Habit Binge

An Ex-Drinker’s Search for a Sober Buzz


When the beer finally started to taste good, they bottled samples to take around to regional distributors. Their big break came when Shufelt met with the Whole Foods regional buyer in New Jersey. “He was our first believer,” Shufelt said.

The company has grown rapidly, in part because some of Shufelt’s former colleagues in finance are investors in Athletic. Shufelt and Walker opened a large brewery in San Diego in June, 2020, and plan to open an even larger one in Connecticut in 2022. They want Athletic to be the Sam Adams of N.A. craft beer: a national, category-defining brand.

As I talked with Shufelt and Walker, I realized that I was feeling a bit buzzed. My face felt hot, and my pulse was elevated. It wasn’t the beer—my glass of Two Trellises contained hardly more alcohol than an overripe banana, and my body was metabolizing the ethanol within minutes of my ingesting it. The buzz that I was feeling was a kind of placebo effect, produced by aroma and taste but also by the dimly lit taproom, the stools, the bar, and us in a close circle, talking and drinking.

In the early nineteen-seventies, G. Alan Marlatt, a clinical psychologist then at the University of Wisconsin, published the first account of his now famous “balanced placebo design” experiments, which demonstrated the influence that expectations and setting can have on alcohol’s psychotropic effects. He and his students recruited non-recovering alcoholics and social drinkers from the Madison area and divided these people, who were told that they were taking part in taste tests, into four groups. Those in group one received a mixed drink (the researchers used decarbonated tonic and vodka, in a five-to-one ratio) and were told that the drink contained alcohol. Those in group two were also told that they were getting alcohol, but they got a tonic-only placebo. Those in the third group were told that they were getting tonic, and they did. The participants in the fourth group got alcohol, but were informed that it was tonic.

The results were startling. One man in the group that expected alcohol but received tonic began acting intoxicated and tried to make a date with one of the lab assistants, and several men in the group that expected tonic but received alcohol experienced tremors—a symptom of withdrawal—even though they’d downed multiple vodkas.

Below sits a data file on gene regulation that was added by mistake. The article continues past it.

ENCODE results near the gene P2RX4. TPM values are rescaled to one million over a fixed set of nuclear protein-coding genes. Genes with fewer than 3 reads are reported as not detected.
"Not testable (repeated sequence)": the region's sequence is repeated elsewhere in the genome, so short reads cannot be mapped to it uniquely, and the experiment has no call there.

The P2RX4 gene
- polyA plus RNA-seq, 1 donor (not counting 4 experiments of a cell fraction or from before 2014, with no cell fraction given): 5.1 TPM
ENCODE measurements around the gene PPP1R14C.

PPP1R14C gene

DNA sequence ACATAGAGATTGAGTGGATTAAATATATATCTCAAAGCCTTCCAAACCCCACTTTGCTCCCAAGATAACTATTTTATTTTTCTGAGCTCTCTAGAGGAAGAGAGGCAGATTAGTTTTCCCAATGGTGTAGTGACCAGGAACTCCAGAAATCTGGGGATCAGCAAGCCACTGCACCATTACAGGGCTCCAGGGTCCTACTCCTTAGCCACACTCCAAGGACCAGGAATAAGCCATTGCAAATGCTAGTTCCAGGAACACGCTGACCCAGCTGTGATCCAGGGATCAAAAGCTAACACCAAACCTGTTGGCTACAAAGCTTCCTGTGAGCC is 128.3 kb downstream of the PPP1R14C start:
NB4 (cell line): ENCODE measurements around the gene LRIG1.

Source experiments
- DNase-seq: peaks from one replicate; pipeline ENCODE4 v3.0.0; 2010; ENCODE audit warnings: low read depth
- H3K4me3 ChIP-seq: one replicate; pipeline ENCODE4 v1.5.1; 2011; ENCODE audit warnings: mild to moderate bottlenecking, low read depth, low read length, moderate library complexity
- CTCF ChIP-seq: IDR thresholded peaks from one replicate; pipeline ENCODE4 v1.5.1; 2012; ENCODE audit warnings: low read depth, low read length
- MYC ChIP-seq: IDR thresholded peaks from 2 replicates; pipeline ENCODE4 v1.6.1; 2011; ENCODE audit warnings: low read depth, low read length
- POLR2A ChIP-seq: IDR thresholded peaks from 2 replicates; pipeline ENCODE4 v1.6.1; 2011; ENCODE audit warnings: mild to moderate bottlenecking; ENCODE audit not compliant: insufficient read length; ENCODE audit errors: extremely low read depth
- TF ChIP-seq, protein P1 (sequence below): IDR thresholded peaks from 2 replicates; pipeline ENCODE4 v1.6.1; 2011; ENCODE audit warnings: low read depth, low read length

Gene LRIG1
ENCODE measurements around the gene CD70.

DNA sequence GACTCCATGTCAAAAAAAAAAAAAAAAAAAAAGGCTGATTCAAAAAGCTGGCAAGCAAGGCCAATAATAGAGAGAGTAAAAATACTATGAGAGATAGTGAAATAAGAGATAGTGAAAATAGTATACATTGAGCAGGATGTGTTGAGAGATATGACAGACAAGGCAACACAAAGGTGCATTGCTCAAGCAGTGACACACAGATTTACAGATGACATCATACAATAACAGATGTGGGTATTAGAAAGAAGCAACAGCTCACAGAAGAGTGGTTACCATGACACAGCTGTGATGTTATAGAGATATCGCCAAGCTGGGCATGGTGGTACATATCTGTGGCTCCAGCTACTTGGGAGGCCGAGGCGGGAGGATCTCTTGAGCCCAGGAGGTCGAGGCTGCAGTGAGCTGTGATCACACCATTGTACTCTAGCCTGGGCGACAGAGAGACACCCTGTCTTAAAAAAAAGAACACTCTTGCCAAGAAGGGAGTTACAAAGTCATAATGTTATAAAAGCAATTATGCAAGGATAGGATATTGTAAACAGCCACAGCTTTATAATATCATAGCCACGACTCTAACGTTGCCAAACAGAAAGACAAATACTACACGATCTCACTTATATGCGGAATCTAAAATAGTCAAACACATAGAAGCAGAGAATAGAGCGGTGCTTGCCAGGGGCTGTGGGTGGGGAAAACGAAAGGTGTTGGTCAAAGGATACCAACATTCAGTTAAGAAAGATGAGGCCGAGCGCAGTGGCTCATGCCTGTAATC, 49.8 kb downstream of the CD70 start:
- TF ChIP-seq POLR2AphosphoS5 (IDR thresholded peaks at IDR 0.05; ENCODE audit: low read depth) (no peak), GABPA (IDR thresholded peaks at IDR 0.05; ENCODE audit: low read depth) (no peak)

Shortly after the experiment, Marlatt moved to the University of Washington, where he created the Behavioral Alcohol Research Laboratory—the BARlab—within the psych department, to continue the study. The lab, which was described for me recently by a former graduate student of Marlatt’s, Kim Fromme, now a professor emeritus of psychology at the University of Texas at Austin, had a bar with bottles and glassware behind it, stools, music, and mood lighting. It was also outfitted with hidden microphones and cameras, and a two-way mirror that allowed the researchers to observe the drinkers covertly.

Fromme’s students continue to use balanced-placebo-design methods to study the role that alcohol plays—and doesn’t play—in sexual arousal, domestic violence, and disinhibited behavior. (Most researchers, however, no longer study a group that expects tonic but receives alcohol, because few of the participants are fooled.) “Does alcohol really make you more aggressive, or do you think, I’ve been drinking, so I can be disinhibited?” Fromme said. “Does alcohol make people more flirtatious, or do they believe that drinking gives them permission to be more flirtatious? It’s all about what you expect to happen.”

Fromme added that her bar lab had improved on Marlatt’s placebo. The researchers now serve subjects drinks made of cranberry juice, Diet Cherry 7UP, Rose’s Lime Juice, and decarbonated tonic, some spiked with vodka, others not. She also rubs alcohol on the glasses to add the smell. “You can’t tell the difference,” she said.